Medical marijuana facility could be good medicine
Wednesday, Apr 09, 2014 06:00 am
St. Albert city council landed on its feet like a surprised but agile cat Monday night after the sudden revelation that a medical marijuana facility application may be coming to the city.
While councillors thoughtfully debated the issue and ultimately decided to decline applications until they can further debate land use bylaw tweaks to further control such facilities, the city already has a long history of facilities containing legal, yet dangerous, substances.
The biggest example is the liquor control boardís warehouse in Campbell Business Park. While alcohol is obviously legal, the warehouse is hardly a public place and much thought and planning has gone into making the facility safe and secure.
Another example is a substance located in some, if not all, local pharmacies that is technically legal yet quite strictly-controlled. Most residents donít think about it much, but the opiate oxycodone, derived from the same material that provides heroin, is a legal prescription drug, but isnít just handed out willy-nilly to anyone who wants it. Itís kept securely locked away and treated with care by pharmacists.
Those who think crime wonít be attracted to a marijuana facility are kidding themselves. Ask any liquor store owner why his business has bars on all windows. The answerís obvious.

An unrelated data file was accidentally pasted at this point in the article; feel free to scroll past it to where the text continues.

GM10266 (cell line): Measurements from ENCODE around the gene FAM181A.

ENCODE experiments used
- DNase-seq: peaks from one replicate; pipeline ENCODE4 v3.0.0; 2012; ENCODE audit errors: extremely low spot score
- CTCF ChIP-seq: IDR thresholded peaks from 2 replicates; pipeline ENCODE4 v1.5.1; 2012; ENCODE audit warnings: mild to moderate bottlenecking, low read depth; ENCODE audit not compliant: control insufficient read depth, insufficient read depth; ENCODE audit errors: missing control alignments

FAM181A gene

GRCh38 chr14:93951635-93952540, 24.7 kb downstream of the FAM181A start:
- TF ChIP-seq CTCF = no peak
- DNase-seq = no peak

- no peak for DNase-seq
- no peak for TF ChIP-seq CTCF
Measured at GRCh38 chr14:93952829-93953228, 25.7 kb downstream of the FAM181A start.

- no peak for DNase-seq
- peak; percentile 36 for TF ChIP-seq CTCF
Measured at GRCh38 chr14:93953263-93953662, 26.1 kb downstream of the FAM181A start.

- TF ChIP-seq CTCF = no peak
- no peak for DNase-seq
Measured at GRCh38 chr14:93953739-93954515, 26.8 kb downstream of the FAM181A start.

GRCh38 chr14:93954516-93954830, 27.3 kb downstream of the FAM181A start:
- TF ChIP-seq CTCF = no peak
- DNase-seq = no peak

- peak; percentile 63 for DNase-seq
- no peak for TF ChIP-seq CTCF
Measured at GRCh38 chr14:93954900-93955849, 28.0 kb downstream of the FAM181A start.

While a medical marijuana facility will store, process or ship what amounts to a legal substance, the two examples above clearly show that even legal substances that have the potential for abuse must be handled carefully. So it must be with medical marijuana if city council is pondering changes that address that type of facility directly, especially in a community judged as safe and secure as St. Albert.
If marijuana is stored on-site, obviously break ins by some less savoury individuals will always be a risk. The liquor storage facility in Campbell Business Park is an excellent example of security. Well-lit, well-fenced, few if any windows within easy reach and a relatively pedestrian appearance for such a mammoth facility all help prevent vulnerability to crime.
Most criminals would likely come from out of town and from St. Albertís bigger neighbour across the Henday. Intentionally keeping the marijuana facility low-key would mean that most people wouldnít even know the facility to see it.
The marijuana facility could also address the cityís pesky tax diversification problem, as anything zoned light industrial will likely pay an attractive tax bill every year.
And, as Coun. Tim Osborne pointed out Monday night, add another leaf to the cap of the Botanical Arts City.